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4 Elements of an Ethical Art Competition

March 22, 2010

Art Competitions can be a great way to challenge yourself and show your work to a wider, more relevant audience.

However, there is a difference between fair and unfair competitions, and sometimes even reputable organizations can miss the mark.  That’s why it’s important to evaluate each one on its own terms to ensure that your rights are protected and that you understand what is expected of both you and the contest holder.  Be sure to examine the terms of the competition closely and avoid any contests that potentially compromise your rights as an artist.

To help you determine whether a particular contest is worth your time and money, here are 4 elements to look for in an ethical art competition:

1.  Clearly Defined Terms

All contest holders should define all details of the competition in the call for entries, such as the rules, entry fees, list of judges, judging criteria, and intended usage of the artwork.

2.  Statement of Artist’s Rights

In a fair competition, the artist should retain all ownership and rights to the art, and the contest holder may only use or publish the image as defined in the call for entries.

3.  Fair Award Value

All winners should receive an award that is compatible with fair market conditions in exchange for any rights that are transferred to the contest holder.

4.  Insured Artwork

The condition of original artwork should be protected and insured by the contest holder against until it is returned to the artist.

Because every competition is different, you’ll need to decide for yourself which ones are right for you.  Hopefully, these 4 key factors will help you to separate the fair from the unfair and protect yourself from unethical practices.

How do you choose which contests to enter?  Please share your thoughts in the comments section.

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    5 Comments leave one →
    1. March 22, 2010 5:01 PM

      Reminded me a lot of an article I read from Francis Vallejo a minute ago — — along the same lines. While I agree with all of the points I think that in addition to the “fair rates” rule it should be noted that the amount of exposure to be had should be considered as valuable as monetary/tangible prize or more, depending on the venue for exposure.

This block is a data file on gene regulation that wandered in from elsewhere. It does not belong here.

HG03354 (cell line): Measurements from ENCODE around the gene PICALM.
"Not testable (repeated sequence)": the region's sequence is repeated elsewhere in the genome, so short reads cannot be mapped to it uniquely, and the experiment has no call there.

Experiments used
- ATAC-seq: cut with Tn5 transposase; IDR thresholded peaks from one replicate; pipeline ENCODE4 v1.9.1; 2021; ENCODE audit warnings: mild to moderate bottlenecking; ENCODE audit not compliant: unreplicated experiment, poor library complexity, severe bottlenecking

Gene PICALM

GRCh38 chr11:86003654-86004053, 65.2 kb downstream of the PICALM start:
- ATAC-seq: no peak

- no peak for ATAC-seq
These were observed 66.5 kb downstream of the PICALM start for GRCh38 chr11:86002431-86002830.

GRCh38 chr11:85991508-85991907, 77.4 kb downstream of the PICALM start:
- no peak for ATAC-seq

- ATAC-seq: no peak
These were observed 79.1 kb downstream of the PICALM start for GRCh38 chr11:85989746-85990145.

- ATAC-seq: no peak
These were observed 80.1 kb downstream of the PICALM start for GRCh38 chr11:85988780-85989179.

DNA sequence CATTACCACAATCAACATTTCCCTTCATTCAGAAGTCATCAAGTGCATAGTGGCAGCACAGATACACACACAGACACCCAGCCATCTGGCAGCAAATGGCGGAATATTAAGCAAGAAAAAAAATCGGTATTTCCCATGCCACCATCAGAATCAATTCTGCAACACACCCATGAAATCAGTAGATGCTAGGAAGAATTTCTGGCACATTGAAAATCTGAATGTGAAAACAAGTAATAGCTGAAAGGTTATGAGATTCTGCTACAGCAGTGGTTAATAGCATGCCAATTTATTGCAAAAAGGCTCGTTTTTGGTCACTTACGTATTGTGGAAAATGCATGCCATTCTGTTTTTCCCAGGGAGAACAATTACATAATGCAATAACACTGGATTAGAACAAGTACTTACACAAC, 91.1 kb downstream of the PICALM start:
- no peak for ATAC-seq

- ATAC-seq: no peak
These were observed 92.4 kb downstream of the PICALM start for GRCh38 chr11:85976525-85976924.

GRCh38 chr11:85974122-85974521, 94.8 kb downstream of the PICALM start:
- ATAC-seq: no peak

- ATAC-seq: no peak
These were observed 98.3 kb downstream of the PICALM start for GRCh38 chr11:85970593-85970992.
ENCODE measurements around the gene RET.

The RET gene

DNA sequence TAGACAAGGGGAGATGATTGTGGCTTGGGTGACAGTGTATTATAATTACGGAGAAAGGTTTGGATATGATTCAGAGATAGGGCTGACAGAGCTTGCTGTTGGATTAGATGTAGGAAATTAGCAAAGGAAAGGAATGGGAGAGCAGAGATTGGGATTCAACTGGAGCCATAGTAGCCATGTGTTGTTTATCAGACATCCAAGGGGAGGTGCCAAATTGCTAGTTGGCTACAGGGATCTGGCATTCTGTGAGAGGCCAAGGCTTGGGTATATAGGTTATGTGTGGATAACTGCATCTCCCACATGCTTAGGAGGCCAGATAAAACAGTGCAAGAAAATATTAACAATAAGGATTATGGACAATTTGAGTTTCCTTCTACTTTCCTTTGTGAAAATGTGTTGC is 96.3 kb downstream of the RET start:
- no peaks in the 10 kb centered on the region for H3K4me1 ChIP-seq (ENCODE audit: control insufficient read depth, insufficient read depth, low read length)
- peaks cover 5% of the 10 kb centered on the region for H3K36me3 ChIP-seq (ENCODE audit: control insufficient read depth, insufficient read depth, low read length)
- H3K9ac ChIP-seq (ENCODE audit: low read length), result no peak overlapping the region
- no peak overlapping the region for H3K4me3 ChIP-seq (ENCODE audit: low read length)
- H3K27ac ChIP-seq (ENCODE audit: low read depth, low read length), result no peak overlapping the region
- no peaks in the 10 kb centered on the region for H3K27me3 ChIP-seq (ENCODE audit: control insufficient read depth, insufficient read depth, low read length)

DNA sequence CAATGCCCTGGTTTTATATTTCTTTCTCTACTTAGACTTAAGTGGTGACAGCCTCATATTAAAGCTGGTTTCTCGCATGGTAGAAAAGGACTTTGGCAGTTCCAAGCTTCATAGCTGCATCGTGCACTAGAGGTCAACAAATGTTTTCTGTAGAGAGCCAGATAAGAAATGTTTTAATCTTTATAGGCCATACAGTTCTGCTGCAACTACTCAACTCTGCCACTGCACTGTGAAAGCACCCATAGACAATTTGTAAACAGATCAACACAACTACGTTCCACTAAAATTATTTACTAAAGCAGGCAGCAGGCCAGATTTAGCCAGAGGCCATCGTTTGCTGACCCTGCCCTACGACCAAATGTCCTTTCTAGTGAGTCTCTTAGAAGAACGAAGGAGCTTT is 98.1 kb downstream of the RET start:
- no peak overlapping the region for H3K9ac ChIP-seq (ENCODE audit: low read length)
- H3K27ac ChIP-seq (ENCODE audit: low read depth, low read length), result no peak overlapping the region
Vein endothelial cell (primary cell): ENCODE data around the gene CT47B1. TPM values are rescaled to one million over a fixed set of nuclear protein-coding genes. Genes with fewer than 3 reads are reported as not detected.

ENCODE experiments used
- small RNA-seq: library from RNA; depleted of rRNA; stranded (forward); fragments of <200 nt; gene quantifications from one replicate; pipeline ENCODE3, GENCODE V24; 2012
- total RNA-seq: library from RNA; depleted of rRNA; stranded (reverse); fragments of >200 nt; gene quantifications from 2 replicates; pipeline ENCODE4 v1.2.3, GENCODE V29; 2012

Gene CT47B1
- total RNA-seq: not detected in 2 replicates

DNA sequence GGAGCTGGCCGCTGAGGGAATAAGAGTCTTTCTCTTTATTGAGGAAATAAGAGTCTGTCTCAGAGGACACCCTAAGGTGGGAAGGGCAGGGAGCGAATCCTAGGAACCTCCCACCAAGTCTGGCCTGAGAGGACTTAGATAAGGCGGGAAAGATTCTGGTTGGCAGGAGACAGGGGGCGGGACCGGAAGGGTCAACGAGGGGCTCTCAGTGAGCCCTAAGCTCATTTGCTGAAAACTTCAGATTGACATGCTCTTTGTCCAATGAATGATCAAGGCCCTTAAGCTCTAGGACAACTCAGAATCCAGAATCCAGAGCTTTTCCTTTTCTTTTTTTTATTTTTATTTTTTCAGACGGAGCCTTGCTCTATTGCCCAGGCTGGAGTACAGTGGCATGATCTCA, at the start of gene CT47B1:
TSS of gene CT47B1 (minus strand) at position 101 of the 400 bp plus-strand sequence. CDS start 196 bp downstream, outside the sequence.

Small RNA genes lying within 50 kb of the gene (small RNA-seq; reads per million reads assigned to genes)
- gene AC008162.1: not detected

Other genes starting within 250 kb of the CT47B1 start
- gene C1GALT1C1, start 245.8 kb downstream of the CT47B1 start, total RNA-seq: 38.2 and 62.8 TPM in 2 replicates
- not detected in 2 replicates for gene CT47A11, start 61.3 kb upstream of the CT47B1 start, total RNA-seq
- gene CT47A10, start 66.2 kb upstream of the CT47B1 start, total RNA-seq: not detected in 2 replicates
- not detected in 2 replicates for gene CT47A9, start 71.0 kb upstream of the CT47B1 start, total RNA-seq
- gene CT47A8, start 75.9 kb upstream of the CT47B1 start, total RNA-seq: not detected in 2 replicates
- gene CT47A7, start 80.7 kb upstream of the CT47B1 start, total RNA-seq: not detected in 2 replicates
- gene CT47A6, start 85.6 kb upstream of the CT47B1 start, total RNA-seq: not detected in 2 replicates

2. March 22, 2010 7:44 PM

      About a month ago I was considering entering a contest organised by a very well known, local chocolate shop. The prize was decent, a few thousand bucks that you could spend on either art tuition/courses or at art supply stores.

      But I read the terms and conditions and there was one thing that bothered me. They choose 20 finalists and display the artwork in a gallery show. However, if your piece was chosen as one of those 20, then you hand over all rights over to them, even though there was only going to be one person getting the major prize. So they get 20 pieces of work and only have to reward/pay 1 person.

      They probably don’t use all of those artworks for any future marketing things or anything like that, they don’t seem to be a dodgy company. But I just don’t like the idea of a company taking ownership of my work with there being only a small chance of being compensated for it.

      I don’t know, maybe I’m being a bit petty here.

      • March 23, 2010 1:28 PM

        I don’t think you’re being petty at all.

        As mentioned above, any competition that asks to hand over the rights to your work is not worth entering.

    3. August 23, 2010 10:20 AM

      A practice too common in contests unfortunately. Here’s another big company with poor compensation for rights taken, the Kroger design a reusuable bag contest:
      and this significant line in the rules:
      “In order to be eligible to be awarded any prizes, the selected designers must assign all right, title and interest in and to their designs to Kroger and must be reachable by email.”


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